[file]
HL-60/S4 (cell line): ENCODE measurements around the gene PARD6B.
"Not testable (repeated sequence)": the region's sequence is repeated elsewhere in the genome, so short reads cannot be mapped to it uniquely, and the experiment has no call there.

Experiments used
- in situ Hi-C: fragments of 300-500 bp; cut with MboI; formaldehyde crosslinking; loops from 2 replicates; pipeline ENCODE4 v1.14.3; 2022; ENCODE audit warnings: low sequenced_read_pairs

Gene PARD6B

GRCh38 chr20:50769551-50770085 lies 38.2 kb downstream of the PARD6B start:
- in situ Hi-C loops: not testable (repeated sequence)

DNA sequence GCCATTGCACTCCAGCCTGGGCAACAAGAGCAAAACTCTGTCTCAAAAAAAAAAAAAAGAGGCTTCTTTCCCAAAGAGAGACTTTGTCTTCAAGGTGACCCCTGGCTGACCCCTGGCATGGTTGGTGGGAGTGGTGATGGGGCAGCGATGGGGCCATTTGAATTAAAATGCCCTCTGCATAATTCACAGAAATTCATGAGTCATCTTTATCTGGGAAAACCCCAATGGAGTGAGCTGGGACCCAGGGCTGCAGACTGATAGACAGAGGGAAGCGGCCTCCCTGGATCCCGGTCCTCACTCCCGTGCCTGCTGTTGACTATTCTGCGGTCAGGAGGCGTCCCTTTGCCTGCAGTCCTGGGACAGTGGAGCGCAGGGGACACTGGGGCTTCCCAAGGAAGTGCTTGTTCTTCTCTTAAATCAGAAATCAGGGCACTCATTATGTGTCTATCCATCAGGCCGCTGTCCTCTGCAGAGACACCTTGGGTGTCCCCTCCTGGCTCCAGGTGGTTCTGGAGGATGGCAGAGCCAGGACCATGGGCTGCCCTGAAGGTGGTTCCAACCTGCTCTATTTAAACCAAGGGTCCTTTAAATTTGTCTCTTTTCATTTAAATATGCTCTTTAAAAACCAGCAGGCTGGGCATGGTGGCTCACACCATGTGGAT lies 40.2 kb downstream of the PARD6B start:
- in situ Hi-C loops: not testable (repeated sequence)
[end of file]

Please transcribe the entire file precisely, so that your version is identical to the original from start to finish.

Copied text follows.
HL-60/S4 (cell line): ENCODE measurements around the gene PARD6B.
"Not testable (repeated sequence)": the region's sequence is repeated elsewhere in the genome, so short reads cannot be mapped to it uniquely, and the experiment has no call there.

Experiments used
- in situ Hi-C: fragments of 300-500 bp; cut with MboI; formaldehyde crosslinking; loops from 2 replicates; pipeline ENCODE4 v1.14.3; 2022; ENCODE audit warnings: low sequenced_read_pairs

Gene PARD6B

GRCh38 chr20:50769551-50770085 lies 38.2 kb downstream of the PARD6B start:
- in situ Hi-C loops: not testable (repeated sequence)

DNA sequence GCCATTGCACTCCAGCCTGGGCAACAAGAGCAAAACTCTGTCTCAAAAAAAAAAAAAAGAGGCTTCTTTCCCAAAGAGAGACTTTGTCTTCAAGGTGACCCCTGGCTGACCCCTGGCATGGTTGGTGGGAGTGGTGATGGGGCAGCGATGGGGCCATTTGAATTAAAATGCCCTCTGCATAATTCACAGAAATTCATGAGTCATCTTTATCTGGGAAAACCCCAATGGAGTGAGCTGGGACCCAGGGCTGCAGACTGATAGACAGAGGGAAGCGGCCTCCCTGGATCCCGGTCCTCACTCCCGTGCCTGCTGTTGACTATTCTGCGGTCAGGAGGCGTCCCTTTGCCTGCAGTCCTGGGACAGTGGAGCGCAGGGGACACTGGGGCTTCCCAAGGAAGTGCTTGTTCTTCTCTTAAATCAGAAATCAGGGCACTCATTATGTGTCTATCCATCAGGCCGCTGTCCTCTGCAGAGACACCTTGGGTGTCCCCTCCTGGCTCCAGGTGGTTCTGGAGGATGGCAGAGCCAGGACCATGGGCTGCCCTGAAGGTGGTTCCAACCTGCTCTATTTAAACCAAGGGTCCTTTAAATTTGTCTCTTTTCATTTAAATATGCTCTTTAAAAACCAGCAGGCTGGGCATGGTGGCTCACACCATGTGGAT lies 40.2 kb downstream of the PARD6B start:
- in situ Hi-C loops: not testable (repeated sequence)